December 10, 2008, 6:00 am

Investing with Split Shares

by: The Financial Blogger    Category: Investment, Market and Risk,Trading
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You are looking for an investment that provides high dividends? Your broker might have offered you some banks split shares. This is an interesting way of getting high dividend from well establish companies. However, if you buy the full split shares upon emission, you might have a big surprise when you look at your investment portfolio in a few years…

What are split shares anyway?

Yup, another great financial product designed by someone at Wall Street ;-). Split shares are a combination of a preferred share (non voting, high dividend) and a portion of a stock market share (this part is leveraged). Therefore, when you pay your split share $25, you get a $10 preferred share giving a high dividend (6% let say) and a $15 share portion of the company stock.

The preferred share value won’t budge much since it is considered almost as a note. You are the first shareholder to get your dividend and the value of your share is not influenced too much by market fluctuation.

The other portion is high volatile since a part of the money is leverage to follow the actual stock price. This is why when the market falls, this part of the split shares will drop tremendously. On the other side, in a bull market, you are on the right train 😉

How can I benefit from the good dividend from the split share without having to live with the volatility of its underlying stock?

Quite simple 😉 When the company issue split shares, you have to buy both the preferred and the leveraged stock. However, the next morning, everything is available on the market. Therefore, you have the option of buying only the preferred share (with a high transaction cost) and get your dividend in your pockets.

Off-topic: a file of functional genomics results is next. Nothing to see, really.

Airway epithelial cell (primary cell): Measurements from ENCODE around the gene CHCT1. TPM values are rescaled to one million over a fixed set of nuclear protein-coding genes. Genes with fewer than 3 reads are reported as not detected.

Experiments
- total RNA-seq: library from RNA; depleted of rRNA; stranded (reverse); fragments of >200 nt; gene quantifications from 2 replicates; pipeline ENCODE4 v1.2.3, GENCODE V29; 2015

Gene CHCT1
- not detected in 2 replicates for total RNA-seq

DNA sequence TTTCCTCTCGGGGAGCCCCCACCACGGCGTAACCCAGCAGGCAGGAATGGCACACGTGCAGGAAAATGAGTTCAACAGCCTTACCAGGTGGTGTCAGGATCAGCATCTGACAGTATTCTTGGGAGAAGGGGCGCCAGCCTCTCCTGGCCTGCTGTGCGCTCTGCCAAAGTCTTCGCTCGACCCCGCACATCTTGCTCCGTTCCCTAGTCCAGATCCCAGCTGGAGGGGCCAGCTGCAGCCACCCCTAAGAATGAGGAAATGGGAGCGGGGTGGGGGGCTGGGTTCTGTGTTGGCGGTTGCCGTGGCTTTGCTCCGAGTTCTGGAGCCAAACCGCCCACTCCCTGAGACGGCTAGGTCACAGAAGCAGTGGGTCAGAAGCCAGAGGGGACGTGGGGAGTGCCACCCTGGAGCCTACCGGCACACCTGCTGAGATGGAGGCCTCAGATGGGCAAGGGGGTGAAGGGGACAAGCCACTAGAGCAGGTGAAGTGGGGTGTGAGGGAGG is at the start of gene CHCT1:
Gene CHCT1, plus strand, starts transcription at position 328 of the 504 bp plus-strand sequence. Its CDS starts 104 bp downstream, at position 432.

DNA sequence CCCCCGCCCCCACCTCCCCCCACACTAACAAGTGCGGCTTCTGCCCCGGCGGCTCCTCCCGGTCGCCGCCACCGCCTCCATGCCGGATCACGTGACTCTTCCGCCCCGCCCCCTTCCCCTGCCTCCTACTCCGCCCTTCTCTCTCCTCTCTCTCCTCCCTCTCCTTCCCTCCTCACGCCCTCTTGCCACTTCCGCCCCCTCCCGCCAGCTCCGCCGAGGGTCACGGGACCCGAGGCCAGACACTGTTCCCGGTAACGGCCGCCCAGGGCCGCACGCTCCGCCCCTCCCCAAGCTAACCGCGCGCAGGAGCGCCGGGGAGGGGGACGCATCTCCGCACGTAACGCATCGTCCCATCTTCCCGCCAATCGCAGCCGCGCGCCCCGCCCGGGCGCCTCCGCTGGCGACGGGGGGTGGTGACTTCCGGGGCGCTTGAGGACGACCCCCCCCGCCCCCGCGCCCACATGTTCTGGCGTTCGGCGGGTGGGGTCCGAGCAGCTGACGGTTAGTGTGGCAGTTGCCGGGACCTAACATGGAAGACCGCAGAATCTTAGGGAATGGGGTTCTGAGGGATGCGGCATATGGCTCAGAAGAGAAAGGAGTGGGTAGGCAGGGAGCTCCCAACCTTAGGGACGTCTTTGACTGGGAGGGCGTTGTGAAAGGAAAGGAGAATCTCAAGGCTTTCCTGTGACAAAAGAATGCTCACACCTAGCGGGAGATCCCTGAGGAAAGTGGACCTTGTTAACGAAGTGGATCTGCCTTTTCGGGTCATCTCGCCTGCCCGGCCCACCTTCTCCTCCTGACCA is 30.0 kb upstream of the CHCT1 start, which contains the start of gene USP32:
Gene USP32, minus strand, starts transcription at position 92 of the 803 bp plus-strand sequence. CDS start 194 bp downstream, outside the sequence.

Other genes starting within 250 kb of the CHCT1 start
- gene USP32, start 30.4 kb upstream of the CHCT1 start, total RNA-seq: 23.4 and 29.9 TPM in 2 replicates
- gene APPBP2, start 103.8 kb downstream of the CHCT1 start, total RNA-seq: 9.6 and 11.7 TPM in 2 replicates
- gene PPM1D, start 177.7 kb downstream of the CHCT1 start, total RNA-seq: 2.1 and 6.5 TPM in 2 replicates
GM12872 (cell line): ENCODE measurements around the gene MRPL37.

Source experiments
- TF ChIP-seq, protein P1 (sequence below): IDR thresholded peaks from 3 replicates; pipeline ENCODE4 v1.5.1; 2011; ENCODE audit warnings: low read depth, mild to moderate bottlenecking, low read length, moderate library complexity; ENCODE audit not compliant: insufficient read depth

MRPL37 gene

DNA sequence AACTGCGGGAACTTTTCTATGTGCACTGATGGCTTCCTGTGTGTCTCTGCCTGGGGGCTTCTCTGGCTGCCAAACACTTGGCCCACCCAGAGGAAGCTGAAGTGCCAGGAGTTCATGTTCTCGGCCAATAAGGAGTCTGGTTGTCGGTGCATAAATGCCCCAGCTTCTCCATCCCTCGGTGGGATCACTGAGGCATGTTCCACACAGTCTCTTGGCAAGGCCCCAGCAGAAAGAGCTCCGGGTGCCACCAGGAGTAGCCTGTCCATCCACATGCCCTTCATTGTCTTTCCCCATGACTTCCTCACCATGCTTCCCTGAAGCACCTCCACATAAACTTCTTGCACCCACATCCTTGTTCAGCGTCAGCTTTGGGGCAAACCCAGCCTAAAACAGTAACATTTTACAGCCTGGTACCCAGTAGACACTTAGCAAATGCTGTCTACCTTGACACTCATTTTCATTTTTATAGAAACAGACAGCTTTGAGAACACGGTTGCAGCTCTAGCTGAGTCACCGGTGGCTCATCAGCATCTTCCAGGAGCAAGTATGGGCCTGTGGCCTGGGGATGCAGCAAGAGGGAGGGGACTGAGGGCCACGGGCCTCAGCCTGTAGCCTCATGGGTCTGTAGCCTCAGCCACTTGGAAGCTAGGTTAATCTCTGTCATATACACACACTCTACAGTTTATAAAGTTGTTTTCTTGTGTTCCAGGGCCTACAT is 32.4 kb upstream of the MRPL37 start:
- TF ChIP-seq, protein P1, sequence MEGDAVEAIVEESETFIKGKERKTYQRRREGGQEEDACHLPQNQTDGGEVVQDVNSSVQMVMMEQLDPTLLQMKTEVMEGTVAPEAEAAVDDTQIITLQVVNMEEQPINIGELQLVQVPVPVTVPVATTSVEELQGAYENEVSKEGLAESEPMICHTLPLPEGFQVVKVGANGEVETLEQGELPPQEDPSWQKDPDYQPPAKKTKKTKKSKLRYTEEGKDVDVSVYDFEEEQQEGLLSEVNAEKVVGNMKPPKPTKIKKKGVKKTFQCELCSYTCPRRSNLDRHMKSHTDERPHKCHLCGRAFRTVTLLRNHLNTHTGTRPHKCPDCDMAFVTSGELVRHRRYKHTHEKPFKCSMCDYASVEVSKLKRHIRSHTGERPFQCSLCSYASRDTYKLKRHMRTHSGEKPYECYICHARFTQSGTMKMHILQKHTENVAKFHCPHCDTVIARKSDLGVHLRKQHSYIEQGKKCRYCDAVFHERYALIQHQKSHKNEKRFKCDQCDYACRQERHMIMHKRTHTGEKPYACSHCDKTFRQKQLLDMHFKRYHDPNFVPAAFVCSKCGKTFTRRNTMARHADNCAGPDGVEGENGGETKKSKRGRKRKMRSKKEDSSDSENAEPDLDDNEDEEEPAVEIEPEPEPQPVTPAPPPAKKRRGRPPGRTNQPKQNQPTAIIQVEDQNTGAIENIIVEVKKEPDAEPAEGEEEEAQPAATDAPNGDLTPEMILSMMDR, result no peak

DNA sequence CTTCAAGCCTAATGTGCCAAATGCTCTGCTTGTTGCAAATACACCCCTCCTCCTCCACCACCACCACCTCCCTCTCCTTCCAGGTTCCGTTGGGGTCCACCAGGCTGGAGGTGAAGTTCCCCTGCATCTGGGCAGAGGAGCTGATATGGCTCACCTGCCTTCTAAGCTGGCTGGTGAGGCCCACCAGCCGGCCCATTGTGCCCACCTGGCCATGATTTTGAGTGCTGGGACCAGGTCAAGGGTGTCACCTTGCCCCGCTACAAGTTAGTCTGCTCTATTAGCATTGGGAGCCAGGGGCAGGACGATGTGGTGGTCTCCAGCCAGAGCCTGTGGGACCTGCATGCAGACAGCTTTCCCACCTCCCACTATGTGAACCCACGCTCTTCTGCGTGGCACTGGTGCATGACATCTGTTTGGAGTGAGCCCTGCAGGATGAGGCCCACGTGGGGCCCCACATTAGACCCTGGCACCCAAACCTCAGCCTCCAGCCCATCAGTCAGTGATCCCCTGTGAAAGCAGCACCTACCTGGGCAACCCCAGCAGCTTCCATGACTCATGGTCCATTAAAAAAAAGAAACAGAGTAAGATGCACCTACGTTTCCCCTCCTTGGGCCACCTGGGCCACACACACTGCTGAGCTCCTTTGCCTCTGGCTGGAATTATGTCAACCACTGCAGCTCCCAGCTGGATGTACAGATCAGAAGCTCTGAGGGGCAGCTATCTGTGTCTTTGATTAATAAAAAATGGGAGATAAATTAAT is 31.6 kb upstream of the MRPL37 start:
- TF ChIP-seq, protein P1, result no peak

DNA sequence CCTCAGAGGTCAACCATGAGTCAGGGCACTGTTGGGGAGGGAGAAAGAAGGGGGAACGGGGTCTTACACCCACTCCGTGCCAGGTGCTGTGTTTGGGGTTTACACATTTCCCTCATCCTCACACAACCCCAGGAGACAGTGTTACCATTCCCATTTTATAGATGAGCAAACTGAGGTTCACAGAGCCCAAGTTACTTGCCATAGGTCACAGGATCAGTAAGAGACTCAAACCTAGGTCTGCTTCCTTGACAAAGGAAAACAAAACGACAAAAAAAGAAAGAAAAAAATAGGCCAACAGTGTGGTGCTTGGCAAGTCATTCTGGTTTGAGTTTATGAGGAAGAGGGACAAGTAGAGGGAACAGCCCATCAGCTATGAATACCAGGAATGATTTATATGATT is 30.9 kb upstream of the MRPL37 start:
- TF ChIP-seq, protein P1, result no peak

This is a great way to reduce the volatility of your portfolio with another type of fixed income giving much more than GIC’s.

However, you must not put all your money in the same basket. Unfortunately, since the preferred shares don’t move too much, the trading volume on this type of financial product is limited. Therefore, if you have $35K invested in the same preferred stock and you wish to use this money for something else. You may need a few weeks to liquidate your position.

I thinks it is a good fixed income alternative and even some private wealth management product incorporate them in their investing strategy. You must always keep in mind that preferred shares are still corporate shares and still represent a certain level of risk… For example, I wouldn’t be too hot buying Citi Corp preferred shares these days… even if they get me a 7% yield 😉

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I own some of these and should have sold off the regular share portions as soon as I could, they got hammered.

by: The Financial Blogger | December 10th, 2008 (9:53 pm)

I actually the dark side of split shares with one client who add them with another broker… he transfered not so long ago 😉

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